Friday Focus!

January 22

“Seek first to understand, then to be understood.” Stephen Covey

Some students need constant motivation in order to learn. For the teacher, this task can seem nearly impossible and ex­hausting, especially when students enter your classroom with no ma­terials but lots of baggage—past failures, academic frustrations, and less-than-ideal attitudes.

Robert Harris (1991), a writer and educator with more than 25 years of teaching experience, writes about how what we do in our classrooms can be compared to the game of baseball:

Think about a group of young people playing a baseball game. The very things that motivate them to work hard and do well playing baseball can be adapted to the classroom:

  •       Teamwork: Young people like working as a team. Yet often the learning activities we assign call for individual effort. By designing more team assignments, we can reap the benefits of teamwork. The weaker students will learn by having others help them. And, since teaching someone something is the best way to learn, the students who teach each other will learn better than if they were learning alone.
  •       Fun: Sports are fun, exciting, and highly emotional. Learning expe­riences should be, too. Strong and lasting memory is connected with the emotional state and experience of the learner. People remember more when the learning is accompanied by strong emo­tions.
  •       Enjoyment of Success: Playing a game provides a constant flow of accomplishments. Even the players on the losing team enjoy a strikeout, a good hit, a great catch. Breaking learning into smaller parts that can more easily be conquered, producing feelings of ac­complishment and success, will help motivate students to go forward through very difficult material.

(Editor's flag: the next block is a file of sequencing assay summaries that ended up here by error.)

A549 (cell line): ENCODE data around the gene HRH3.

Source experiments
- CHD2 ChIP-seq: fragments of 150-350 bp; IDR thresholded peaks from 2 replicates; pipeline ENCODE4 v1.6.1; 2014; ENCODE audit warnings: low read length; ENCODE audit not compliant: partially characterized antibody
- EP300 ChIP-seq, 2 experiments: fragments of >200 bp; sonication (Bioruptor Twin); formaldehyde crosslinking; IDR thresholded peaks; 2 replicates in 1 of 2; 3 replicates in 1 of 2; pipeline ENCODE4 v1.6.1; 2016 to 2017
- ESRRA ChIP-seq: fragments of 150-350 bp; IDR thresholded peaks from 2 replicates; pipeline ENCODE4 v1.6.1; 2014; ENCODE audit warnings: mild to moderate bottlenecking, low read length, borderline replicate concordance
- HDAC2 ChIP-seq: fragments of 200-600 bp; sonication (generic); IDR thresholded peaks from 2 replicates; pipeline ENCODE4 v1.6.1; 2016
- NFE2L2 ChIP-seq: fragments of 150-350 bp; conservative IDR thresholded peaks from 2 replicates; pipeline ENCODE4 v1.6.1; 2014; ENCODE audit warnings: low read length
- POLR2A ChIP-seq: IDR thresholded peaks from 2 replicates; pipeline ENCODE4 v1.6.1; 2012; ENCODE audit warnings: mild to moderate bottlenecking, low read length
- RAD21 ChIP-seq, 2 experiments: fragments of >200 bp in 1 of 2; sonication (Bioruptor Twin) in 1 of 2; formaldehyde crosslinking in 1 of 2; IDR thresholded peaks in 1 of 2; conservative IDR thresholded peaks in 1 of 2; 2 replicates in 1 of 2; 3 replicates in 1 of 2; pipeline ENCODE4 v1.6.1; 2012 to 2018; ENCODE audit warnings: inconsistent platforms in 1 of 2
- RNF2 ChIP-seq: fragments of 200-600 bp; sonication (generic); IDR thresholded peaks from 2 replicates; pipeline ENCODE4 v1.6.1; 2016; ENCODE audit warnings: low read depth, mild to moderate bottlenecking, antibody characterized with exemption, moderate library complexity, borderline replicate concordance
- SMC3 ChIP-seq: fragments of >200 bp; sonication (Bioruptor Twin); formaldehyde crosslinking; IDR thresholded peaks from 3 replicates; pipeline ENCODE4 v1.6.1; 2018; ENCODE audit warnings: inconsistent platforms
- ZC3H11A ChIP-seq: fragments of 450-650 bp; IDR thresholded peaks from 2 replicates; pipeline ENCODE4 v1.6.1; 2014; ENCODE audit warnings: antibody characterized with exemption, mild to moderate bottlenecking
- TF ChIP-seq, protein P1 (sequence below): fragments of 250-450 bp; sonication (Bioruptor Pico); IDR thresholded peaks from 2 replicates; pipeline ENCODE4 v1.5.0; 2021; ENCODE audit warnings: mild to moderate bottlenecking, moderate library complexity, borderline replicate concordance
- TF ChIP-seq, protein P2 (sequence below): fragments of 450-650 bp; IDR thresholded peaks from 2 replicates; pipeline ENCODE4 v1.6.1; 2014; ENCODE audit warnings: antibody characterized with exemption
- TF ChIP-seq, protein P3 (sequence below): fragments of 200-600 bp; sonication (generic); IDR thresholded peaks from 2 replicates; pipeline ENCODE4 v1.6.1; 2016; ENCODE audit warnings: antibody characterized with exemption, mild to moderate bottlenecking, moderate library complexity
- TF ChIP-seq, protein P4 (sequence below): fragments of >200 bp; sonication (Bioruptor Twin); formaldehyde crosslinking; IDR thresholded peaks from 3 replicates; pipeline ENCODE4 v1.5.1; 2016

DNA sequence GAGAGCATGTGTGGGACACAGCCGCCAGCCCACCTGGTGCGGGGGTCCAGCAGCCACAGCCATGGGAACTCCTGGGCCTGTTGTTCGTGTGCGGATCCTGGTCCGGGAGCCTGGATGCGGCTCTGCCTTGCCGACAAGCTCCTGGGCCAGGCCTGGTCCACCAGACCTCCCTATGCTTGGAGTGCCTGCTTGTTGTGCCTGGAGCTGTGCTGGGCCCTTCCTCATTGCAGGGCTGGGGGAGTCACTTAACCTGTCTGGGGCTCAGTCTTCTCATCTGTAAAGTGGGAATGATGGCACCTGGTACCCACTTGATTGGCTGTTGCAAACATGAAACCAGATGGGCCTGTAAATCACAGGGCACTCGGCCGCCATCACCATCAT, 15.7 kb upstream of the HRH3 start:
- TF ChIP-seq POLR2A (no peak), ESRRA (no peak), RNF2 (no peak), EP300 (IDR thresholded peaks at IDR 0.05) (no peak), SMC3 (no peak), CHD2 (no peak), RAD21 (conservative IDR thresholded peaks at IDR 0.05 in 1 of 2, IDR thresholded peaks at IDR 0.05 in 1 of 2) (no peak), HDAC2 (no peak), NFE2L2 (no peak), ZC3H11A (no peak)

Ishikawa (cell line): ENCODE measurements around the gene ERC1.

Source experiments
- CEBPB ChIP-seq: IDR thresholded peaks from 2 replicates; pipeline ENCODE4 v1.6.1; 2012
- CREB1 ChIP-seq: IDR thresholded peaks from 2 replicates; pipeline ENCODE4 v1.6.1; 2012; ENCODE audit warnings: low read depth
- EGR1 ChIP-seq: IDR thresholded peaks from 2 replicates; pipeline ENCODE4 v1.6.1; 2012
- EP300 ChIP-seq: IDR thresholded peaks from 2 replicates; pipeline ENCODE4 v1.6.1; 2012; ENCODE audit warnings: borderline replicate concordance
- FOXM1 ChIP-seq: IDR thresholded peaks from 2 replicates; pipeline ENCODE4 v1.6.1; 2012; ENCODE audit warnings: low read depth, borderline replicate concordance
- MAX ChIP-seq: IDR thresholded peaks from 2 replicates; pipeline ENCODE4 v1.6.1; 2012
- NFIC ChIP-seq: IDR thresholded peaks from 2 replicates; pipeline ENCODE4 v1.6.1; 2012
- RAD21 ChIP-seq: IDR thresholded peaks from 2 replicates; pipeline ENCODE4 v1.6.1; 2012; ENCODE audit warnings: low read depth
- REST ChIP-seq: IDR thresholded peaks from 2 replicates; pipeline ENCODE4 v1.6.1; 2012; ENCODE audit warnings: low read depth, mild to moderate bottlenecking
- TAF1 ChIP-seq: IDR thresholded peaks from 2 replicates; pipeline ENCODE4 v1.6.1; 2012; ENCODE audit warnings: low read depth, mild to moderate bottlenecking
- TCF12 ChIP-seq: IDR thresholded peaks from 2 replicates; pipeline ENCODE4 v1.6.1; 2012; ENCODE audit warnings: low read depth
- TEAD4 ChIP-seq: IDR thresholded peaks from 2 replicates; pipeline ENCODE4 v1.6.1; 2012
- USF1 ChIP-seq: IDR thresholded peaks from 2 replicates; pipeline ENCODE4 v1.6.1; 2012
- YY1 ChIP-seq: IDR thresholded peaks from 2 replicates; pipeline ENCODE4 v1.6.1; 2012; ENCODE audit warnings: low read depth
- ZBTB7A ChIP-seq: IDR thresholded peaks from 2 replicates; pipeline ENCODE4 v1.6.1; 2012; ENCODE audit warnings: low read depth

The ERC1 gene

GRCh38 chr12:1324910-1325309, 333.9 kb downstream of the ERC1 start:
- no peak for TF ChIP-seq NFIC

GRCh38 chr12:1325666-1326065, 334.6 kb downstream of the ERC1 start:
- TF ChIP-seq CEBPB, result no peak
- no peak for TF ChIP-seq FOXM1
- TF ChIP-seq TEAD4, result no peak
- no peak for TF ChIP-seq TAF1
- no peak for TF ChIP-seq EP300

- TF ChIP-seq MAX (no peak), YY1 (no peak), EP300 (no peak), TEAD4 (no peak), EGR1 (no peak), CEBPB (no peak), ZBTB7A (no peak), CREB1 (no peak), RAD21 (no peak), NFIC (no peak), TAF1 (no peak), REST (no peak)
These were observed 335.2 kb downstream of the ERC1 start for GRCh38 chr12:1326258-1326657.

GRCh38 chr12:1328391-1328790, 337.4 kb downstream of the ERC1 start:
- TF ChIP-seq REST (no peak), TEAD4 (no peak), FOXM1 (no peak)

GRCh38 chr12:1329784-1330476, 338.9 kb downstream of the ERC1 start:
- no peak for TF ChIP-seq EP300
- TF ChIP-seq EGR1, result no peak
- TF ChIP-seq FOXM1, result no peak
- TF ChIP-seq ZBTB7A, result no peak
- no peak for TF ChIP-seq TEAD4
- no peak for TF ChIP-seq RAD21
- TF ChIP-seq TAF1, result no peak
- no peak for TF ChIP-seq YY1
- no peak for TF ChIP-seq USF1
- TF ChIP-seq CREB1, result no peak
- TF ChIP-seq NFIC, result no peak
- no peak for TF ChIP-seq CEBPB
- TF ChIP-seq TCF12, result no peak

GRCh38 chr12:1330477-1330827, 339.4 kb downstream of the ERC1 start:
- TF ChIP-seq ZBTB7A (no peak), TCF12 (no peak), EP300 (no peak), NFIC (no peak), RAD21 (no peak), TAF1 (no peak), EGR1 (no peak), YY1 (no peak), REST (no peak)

•       Activity: A baseball game is definitely not passive—it requires both mental and physical activity. Teachers should strive to make learn­ing always mentally active and often physically active as well.
  •       Flexibility and Creativity: Baseball has rules, but within those rules the players have a range of choices and strategies for accomplish­ing a given goal. Students learn better when the directions have some flexibility and they can put some of “themselves” into the as­signment.
  •      The most important factor is that learning is not a spectators sport.

When I taught, I tried countless strategies to moti­vate low-performing students with varying degrees of success and high levels of frustration (mostly mine). The one strategy that consis­tently worked for me is caring. I do know that we are all caring individuals, or else we wouldn’t be in this noble profession called teaching. What I’m talking about, is taking caring to the next level:

  •       Allowing ourselves to be human in front of our students. Share sto­ries, lessons learned, mistakes made. Young people are quite insecure at this age—they need to see the person, not just the teacher or authority figure.
  •       Developing a relationship with our students. Try to learn about your students’ lives outside of school. It can make a world of differ­ence, especially when their home situation is less than ideal.
  •       Setting goals with individual students. For one student, it might be an attendance goal. For another, it might concern disruptive be­havior. Remember to check on their progress—your concern and approval might be the only reward needed.
  •       Enlist the help of your colleagues.

It takes a village to raise a child because they require that constant push.  Just don’t give up, for long after the content has been forgotten, the teacher will be remembered.

Have a great weekend